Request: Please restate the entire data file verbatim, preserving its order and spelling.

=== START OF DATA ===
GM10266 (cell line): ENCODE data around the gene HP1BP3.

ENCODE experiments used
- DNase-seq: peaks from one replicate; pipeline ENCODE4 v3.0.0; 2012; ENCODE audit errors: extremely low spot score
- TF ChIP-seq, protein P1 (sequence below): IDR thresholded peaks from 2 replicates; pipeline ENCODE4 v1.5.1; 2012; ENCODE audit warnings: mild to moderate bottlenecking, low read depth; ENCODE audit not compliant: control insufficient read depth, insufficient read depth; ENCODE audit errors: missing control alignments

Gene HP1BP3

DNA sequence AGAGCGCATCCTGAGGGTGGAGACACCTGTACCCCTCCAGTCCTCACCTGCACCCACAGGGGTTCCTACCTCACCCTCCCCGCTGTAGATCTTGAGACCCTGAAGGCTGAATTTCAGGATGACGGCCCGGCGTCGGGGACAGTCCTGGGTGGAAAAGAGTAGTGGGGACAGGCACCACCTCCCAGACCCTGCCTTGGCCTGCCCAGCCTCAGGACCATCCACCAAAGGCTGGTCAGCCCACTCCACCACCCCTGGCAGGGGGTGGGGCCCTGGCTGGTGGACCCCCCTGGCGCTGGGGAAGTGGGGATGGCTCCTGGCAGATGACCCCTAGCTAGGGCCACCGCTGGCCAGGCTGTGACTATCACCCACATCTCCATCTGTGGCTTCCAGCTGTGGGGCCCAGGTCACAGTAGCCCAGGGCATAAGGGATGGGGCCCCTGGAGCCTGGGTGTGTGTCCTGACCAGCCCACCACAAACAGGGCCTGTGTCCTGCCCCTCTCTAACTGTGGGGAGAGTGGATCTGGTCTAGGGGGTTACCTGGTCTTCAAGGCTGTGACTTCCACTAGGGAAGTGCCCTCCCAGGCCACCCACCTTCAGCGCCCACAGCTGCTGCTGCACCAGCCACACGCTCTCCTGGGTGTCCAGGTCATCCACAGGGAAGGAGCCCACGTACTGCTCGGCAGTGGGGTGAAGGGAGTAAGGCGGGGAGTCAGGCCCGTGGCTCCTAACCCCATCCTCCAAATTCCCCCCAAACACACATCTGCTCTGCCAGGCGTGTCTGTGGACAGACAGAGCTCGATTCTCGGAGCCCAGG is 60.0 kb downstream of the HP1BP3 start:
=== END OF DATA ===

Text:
GM10266 (cell line): ENCODE data around the gene HP1BP3.

ENCODE experiments used
- DNase-seq: peaks from one replicate; pipeline ENCODE4 v3.0.0; 2012; ENCODE audit errors: extremely low spot score
- TF ChIP-seq, protein P1 (sequence below): IDR thresholded peaks from 2 replicates; pipeline ENCODE4 v1.5.1; 2012; ENCODE audit warnings: mild to moderate bottlenecking, low read depth; ENCODE audit not compliant: control insufficient read depth, insufficient read depth; ENCODE audit errors: missing control alignments

Gene HP1BP3

DNA sequence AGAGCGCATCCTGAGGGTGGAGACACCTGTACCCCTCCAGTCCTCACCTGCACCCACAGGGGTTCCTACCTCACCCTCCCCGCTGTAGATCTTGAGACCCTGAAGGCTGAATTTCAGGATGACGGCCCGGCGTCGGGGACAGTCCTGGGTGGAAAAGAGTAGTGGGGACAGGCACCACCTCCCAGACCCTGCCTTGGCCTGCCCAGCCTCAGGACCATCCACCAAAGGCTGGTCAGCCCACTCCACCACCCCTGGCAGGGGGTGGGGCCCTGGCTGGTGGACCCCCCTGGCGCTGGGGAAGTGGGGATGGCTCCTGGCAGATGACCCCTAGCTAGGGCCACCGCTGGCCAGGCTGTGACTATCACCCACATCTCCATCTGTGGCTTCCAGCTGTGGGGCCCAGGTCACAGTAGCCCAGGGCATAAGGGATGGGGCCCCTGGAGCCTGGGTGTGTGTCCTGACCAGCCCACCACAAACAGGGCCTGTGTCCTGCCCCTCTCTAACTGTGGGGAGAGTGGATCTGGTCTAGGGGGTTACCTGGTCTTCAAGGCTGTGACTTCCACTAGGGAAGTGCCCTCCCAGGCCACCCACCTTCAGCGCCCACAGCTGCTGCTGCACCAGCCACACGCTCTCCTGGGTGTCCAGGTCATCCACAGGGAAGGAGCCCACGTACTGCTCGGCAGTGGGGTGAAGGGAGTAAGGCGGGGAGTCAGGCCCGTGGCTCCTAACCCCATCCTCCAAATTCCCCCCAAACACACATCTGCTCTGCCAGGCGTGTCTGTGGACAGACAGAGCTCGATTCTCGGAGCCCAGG is 60.0 kb downstream of the HP1BP3 start: